Patrolling with EOD
PHOTO: Spc. William Rohler and Spc. Jacob Stewart, explosive ordnance disposal technicians with 787th EOD Company, wait for the dust to clear after finding and detonating an improvised explosive device June 20, 2012 in southern Afghanistan.
FORWARD OPERATING BASE MASUM GHAR, Afghanistan – Recent Pentagon reports have shown U.S.-led troop deaths from improvised explosive devices in Afghanistan are dropping sharply even though the numbers of IEDs planted by insurgents are near record levels.
“A few days ago we received word from a local villager that the Taliban have been coming by his house and placing IEDs in the roads, and that he knew the location of two of them and there could possibly be more,” said Staff Sgt. Gregory Hoff an explosive ordnance disposal technician with 787th Explosive Ordinance Disposal Company, Combined Taskforce Arrowhead explained. Hoff has been here in the area of Talukan, Afghanistan for only two weeks and already in the past two days has found, disarmed and disposed of 10 improvised explosive devices.
On June 20, 2012 Hoff and his team, Spc. William Rohler and Spc. Jacob Stewart both explosive ordnance disposal technicians with 787th EOD Company teamed up with soldiers from Bravo Company, 1st Battalion, 23rd Infantry Regiment, 3rd Stryker Brigade Combat Team, 2nd Infantry Division and a small group of Afghan National Civil Order Police to conduct a foot patrol to speak with the villager and find and dispose of the IEDs.
Before the patrol could make its way to the local villager’s house they came upon the first IED.
A soldier with 3rd Platoon at the front of the patrol scouting the area with Hoff using metal detectors came across the IED and then it was time for EOD to take action.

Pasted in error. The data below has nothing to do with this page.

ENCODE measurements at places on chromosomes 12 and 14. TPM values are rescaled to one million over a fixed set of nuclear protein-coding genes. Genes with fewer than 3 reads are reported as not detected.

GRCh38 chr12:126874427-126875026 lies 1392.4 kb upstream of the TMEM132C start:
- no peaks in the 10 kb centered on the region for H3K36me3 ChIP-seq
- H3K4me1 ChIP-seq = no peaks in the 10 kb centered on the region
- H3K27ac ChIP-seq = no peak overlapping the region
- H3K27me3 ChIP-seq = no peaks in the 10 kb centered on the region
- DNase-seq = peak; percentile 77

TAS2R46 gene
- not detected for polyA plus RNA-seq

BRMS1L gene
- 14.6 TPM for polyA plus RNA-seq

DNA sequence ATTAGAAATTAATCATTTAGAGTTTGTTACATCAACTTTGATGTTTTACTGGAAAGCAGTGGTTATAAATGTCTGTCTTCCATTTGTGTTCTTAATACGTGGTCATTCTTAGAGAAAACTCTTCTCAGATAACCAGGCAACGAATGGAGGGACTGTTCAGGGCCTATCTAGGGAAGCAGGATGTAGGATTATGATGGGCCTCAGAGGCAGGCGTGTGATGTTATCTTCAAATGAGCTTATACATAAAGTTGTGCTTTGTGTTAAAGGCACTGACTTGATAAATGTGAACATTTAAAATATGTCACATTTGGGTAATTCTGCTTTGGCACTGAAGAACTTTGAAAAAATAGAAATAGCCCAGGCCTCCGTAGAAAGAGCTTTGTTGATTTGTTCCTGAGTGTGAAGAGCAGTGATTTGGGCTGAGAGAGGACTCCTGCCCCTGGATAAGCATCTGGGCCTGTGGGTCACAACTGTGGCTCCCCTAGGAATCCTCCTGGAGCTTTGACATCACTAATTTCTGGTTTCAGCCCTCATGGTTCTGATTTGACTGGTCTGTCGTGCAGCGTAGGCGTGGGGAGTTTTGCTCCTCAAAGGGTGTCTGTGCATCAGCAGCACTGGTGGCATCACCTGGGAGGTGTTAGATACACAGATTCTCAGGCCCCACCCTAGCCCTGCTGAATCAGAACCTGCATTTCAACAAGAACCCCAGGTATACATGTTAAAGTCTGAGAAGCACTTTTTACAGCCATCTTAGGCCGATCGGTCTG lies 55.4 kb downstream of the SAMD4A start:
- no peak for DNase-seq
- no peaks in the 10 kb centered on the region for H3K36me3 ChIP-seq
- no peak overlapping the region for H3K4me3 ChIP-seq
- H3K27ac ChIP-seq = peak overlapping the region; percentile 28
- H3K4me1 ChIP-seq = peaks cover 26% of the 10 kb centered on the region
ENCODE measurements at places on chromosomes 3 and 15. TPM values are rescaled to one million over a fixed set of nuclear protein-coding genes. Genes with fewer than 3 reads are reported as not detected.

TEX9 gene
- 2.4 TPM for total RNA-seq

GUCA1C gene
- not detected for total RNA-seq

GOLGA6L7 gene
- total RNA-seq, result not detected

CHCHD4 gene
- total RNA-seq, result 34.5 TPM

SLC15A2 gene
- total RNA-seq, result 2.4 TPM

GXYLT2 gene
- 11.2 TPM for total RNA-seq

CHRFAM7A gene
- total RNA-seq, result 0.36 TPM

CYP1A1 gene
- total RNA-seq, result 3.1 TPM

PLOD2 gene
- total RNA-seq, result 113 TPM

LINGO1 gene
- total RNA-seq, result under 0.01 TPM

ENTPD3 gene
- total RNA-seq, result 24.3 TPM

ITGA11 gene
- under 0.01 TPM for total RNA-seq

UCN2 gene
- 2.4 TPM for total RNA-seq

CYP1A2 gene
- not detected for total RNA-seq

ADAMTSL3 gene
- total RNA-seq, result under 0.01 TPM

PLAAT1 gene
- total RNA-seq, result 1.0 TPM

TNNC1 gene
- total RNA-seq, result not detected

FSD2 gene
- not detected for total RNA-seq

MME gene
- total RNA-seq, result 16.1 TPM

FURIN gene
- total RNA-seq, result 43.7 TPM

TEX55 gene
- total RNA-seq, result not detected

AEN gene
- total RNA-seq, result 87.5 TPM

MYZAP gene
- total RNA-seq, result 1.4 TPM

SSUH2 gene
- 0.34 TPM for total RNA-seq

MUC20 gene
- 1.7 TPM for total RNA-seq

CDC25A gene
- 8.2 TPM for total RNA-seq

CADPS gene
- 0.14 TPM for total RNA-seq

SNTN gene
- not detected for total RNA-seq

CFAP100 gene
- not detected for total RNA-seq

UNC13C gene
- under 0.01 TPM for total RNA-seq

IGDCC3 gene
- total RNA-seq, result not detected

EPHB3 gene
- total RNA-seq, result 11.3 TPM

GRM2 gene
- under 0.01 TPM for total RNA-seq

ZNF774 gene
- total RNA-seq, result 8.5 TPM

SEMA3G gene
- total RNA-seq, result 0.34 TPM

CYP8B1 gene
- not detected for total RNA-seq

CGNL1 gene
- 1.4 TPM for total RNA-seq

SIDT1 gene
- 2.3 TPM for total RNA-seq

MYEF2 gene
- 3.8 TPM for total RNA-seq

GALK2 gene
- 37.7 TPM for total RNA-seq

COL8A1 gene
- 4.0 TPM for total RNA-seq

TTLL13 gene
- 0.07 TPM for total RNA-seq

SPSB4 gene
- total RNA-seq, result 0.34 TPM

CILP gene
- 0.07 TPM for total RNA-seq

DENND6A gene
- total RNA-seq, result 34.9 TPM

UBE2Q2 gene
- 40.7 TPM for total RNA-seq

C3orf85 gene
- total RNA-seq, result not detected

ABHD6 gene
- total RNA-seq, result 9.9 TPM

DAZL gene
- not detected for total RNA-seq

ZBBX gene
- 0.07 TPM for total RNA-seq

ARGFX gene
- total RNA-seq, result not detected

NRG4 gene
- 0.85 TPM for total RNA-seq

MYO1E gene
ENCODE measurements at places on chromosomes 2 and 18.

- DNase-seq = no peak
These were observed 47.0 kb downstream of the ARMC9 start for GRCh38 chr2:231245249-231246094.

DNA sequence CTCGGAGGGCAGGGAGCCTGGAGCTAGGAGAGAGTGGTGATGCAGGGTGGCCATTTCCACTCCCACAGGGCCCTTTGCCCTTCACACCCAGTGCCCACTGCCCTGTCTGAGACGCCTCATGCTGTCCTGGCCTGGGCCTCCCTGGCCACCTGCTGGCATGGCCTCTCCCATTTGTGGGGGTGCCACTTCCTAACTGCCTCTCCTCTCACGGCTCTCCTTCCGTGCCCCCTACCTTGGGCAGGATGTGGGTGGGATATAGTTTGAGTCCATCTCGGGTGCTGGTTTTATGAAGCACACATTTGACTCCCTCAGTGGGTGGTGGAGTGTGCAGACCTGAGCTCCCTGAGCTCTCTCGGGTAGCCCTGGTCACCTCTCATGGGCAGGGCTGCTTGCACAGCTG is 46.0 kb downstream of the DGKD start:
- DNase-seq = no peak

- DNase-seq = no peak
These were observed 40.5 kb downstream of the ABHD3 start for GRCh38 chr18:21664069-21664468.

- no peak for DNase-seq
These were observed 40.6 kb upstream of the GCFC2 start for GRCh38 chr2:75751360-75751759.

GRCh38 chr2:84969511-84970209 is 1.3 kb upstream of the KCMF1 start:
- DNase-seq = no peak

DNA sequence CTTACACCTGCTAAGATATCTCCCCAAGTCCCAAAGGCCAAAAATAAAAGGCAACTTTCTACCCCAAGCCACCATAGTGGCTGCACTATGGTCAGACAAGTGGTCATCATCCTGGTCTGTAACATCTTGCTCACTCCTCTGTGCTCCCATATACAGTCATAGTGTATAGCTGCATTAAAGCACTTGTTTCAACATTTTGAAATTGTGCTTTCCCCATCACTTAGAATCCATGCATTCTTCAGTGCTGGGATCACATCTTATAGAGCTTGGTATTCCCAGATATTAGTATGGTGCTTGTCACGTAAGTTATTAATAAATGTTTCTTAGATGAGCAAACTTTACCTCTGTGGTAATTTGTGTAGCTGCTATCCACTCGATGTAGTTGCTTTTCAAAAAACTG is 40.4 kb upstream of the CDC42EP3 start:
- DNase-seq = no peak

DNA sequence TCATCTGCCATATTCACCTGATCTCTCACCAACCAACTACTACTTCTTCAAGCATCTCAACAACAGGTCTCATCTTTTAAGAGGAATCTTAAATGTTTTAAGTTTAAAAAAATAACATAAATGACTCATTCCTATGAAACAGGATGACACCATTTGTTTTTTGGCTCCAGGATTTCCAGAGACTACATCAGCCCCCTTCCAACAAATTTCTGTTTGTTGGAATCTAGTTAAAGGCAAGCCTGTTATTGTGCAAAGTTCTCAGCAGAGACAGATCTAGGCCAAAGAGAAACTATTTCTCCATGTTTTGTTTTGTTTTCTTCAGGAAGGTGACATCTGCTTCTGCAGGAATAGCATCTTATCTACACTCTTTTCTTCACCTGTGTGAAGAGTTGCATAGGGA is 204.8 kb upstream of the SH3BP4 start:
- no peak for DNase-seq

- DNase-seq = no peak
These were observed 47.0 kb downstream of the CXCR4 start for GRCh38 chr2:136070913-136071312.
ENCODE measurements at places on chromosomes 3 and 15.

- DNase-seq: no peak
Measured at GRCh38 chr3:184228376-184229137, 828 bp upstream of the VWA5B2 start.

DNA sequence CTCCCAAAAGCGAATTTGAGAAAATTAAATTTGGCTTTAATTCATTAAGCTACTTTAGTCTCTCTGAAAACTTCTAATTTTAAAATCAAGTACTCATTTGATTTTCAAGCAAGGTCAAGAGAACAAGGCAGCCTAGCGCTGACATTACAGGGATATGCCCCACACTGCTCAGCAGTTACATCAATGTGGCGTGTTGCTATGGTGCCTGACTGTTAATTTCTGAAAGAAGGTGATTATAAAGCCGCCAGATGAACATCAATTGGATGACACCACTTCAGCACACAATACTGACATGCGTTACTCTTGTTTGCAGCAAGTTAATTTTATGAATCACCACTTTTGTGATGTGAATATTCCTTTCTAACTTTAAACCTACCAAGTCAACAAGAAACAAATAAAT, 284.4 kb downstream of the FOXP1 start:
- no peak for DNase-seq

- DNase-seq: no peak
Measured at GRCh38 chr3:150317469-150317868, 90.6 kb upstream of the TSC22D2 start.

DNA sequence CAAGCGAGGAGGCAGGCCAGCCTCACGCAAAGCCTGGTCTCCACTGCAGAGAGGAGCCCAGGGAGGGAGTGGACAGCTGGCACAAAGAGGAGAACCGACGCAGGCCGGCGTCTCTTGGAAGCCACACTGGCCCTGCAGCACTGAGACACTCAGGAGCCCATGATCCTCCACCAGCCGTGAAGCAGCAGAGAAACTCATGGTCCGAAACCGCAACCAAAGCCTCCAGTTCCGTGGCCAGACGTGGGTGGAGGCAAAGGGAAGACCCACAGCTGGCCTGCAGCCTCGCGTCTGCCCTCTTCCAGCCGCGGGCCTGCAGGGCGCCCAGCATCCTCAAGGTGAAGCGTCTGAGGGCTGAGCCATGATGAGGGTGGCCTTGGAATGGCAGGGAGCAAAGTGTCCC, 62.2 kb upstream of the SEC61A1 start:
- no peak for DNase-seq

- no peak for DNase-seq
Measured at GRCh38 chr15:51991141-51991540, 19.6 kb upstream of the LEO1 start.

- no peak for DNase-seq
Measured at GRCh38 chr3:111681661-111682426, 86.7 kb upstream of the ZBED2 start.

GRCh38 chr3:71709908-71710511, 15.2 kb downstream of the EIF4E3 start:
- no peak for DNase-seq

Rohler and Stewart dropped their packs and began to get supplies needed to uncover and retrieve the device, while the rest of the patrol set up security for any other possible threats.
Hoff and his team were able to disarm the IED, thus rendering it safe from being detonated by the enemy.
“Once we did that I went down and confirmed it was disarmed and collected the pressure plate so we could send it off to a lab to have fingerprints and biometrics tests ran on it to try and figure out who is emplacing the IEDs,” explained Hoff.
This turned out to be the case for both IEDs found this day, which were both placed in the road before making it up to where the villager lived.
“Both IEDs that were discovered were no more than 30 meters apart and set in the known foot path of the soldier’s patrols with the pressure plate connected to a plastic jug which was filled with homemade explosives,” said Hoff. “When a person walks by and steps on the pressure plate it completes a circuit and detonates the explosive.”
IEDs have become one of the main threats here in Afghanistan, and the insurgents that are putting them out there are getting smarter with how they are making them and where they are being placed.
“We blew the main charges on both IEDs where they were, which is called ‘BIP’ blow in place, because it’s the safest way to go about doing it,” explained Hoff.
Once the IED has been taken care of, the EOD team makes their way down to the blast site to conduct post-blast inspection to confirm it is safe for the rest of the patrol to push forward.
“It’s actually a relief once we find it so I know where it’s at, the most nerve-racking part is actually up there searching and making sure that you don’t miss anything,” said Hoff.
No other IEDs were found this day but each bomb that is found is not only good for the soldiers who are out patrolling those streets everyday but also for the locals, their children and livestock who also walk those same paths.
“It’s not just my life on the line it’s the guys behind me on the patrol,” Hoff said.